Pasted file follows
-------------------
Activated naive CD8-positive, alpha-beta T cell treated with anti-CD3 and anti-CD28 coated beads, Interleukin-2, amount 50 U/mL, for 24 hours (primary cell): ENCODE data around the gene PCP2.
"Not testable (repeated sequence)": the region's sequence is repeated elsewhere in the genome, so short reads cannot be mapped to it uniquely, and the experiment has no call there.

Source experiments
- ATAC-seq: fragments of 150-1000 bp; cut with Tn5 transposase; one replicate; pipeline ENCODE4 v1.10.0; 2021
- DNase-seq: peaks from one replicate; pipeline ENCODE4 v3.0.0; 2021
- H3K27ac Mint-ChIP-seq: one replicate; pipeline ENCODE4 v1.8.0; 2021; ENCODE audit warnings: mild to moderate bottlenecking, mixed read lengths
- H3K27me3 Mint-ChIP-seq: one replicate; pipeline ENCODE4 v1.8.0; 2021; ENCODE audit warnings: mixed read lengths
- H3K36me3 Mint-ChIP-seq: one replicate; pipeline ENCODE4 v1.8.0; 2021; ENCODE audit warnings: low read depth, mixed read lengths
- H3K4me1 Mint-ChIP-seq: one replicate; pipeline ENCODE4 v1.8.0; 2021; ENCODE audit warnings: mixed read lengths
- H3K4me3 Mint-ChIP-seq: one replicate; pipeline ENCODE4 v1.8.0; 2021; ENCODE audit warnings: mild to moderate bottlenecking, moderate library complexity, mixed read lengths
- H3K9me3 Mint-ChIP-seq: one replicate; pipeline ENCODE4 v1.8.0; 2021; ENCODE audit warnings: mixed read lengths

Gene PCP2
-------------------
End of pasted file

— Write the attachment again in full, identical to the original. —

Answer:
Activated naive CD8-positive, alpha-beta T cell treated with anti-CD3 and anti-CD28 coated beads, Interleukin-2, amount 50 U/mL, for 24 hours (primary cell): ENCODE data around the gene PCP2.
"Not testable (repeated sequence)": the region's sequence is repeated elsewhere in the genome, so short reads cannot be mapped to it uniquely, and the experiment has no call there.

Source experiments
- ATAC-seq: fragments of 150-1000 bp; cut with Tn5 transposase; one replicate; pipeline ENCODE4 v1.10.0; 2021
- DNase-seq: peaks from one replicate; pipeline ENCODE4 v3.0.0; 2021
- H3K27ac Mint-ChIP-seq: one replicate; pipeline ENCODE4 v1.8.0; 2021; ENCODE audit warnings: mild to moderate bottlenecking, mixed read lengths
- H3K27me3 Mint-ChIP-seq: one replicate; pipeline ENCODE4 v1.8.0; 2021; ENCODE audit warnings: mixed read lengths
- H3K36me3 Mint-ChIP-seq: one replicate; pipeline ENCODE4 v1.8.0; 2021; ENCODE audit warnings: low read depth, mixed read lengths
- H3K4me1 Mint-ChIP-seq: one replicate; pipeline ENCODE4 v1.8.0; 2021; ENCODE audit warnings: mixed read lengths
- H3K4me3 Mint-ChIP-seq: one replicate; pipeline ENCODE4 v1.8.0; 2021; ENCODE audit warnings: mild to moderate bottlenecking, moderate library complexity, mixed read lengths
- H3K9me3 Mint-ChIP-seq: one replicate; pipeline ENCODE4 v1.8.0; 2021; ENCODE audit warnings: mixed read lengths

Gene PCP2